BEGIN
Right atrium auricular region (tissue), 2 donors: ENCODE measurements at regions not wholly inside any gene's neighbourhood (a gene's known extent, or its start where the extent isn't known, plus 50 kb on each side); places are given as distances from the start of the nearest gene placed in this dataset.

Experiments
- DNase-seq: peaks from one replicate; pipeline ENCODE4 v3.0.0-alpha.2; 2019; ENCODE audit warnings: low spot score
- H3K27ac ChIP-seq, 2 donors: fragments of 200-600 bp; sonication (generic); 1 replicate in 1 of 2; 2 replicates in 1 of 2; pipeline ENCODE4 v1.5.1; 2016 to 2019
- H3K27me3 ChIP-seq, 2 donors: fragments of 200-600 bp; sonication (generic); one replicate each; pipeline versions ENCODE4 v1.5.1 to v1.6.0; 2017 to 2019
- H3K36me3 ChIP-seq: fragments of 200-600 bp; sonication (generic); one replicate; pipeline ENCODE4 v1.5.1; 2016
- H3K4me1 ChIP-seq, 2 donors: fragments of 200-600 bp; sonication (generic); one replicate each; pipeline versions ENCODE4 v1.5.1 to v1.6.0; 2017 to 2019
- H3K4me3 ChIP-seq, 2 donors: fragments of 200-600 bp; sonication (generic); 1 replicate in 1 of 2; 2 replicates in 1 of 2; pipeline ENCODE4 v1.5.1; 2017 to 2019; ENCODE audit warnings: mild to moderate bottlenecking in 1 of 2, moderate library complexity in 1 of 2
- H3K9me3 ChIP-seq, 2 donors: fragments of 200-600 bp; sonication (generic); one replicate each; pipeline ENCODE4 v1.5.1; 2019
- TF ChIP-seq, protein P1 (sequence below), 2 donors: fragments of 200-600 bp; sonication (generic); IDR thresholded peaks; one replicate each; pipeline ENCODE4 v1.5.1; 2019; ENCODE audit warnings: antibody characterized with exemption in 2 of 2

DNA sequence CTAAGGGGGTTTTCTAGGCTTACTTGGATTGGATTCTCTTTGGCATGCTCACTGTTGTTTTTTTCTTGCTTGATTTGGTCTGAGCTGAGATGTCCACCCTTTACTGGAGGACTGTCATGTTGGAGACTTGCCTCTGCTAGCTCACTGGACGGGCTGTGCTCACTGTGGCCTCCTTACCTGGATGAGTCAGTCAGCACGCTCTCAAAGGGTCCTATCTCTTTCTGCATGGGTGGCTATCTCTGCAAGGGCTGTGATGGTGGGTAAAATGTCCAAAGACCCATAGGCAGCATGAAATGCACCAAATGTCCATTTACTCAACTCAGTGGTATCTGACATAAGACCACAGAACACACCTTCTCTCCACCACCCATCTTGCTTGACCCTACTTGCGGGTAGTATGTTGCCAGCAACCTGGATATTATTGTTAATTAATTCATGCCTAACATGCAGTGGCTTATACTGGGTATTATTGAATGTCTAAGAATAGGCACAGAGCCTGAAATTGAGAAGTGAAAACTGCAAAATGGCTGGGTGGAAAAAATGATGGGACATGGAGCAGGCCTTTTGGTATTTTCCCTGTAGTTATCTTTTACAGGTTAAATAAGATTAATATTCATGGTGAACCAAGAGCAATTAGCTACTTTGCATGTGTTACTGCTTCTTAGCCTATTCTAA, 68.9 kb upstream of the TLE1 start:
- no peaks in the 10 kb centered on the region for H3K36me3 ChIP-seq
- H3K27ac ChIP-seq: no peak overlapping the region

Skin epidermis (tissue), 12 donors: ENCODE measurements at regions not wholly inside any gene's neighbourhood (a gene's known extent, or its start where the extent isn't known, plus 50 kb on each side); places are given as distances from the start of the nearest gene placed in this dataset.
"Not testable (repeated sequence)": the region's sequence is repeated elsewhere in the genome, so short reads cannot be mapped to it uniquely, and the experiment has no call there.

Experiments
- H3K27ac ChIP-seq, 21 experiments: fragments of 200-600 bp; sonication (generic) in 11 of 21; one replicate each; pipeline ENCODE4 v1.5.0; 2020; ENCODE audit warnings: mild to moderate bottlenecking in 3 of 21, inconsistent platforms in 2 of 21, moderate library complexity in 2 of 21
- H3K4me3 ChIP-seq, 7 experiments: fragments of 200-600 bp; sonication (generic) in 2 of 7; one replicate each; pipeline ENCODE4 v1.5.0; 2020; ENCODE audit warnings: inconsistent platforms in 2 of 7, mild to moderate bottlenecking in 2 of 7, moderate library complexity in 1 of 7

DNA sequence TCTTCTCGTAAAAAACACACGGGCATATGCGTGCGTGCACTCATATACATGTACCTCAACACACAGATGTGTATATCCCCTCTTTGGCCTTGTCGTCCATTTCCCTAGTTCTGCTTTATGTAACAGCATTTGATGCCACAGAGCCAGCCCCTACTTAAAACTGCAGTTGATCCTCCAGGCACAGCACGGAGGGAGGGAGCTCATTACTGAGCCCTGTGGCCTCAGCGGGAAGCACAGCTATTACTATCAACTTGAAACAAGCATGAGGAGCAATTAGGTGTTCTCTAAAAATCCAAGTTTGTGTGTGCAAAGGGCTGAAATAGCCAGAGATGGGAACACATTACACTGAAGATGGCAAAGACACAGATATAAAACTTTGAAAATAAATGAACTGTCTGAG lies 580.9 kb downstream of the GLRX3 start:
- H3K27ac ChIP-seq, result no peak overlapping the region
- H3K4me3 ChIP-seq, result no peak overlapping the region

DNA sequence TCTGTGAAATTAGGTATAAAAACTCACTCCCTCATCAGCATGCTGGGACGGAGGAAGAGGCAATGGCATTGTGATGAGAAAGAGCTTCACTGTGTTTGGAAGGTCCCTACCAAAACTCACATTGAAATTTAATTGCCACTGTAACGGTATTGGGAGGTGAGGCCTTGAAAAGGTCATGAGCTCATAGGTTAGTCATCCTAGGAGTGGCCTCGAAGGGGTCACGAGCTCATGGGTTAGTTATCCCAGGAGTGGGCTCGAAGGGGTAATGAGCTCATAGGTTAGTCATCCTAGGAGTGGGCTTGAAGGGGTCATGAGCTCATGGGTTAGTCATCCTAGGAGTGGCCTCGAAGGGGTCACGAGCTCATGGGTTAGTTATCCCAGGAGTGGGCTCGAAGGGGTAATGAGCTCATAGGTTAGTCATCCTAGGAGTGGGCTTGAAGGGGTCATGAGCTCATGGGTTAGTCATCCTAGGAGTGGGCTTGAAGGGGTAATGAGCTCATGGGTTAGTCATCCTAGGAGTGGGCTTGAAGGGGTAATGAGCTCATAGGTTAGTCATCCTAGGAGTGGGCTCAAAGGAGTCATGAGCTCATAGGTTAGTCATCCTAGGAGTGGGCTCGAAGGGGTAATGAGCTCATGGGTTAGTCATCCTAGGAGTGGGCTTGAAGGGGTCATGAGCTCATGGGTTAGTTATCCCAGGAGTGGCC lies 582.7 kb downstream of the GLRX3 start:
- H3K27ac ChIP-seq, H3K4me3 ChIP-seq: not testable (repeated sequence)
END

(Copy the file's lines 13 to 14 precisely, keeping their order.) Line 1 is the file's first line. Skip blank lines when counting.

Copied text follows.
- H3K27ac ChIP-seq: no peak overlapping the region

Skin epidermis (tissue), 12 donors: ENCODE measurements at regions not wholly inside any gene's neighbourhood (a gene's known extent, or its start where the extent isn't known, plus 50 kb on each side); places are given as distances from the start of the nearest gene placed in this dataset.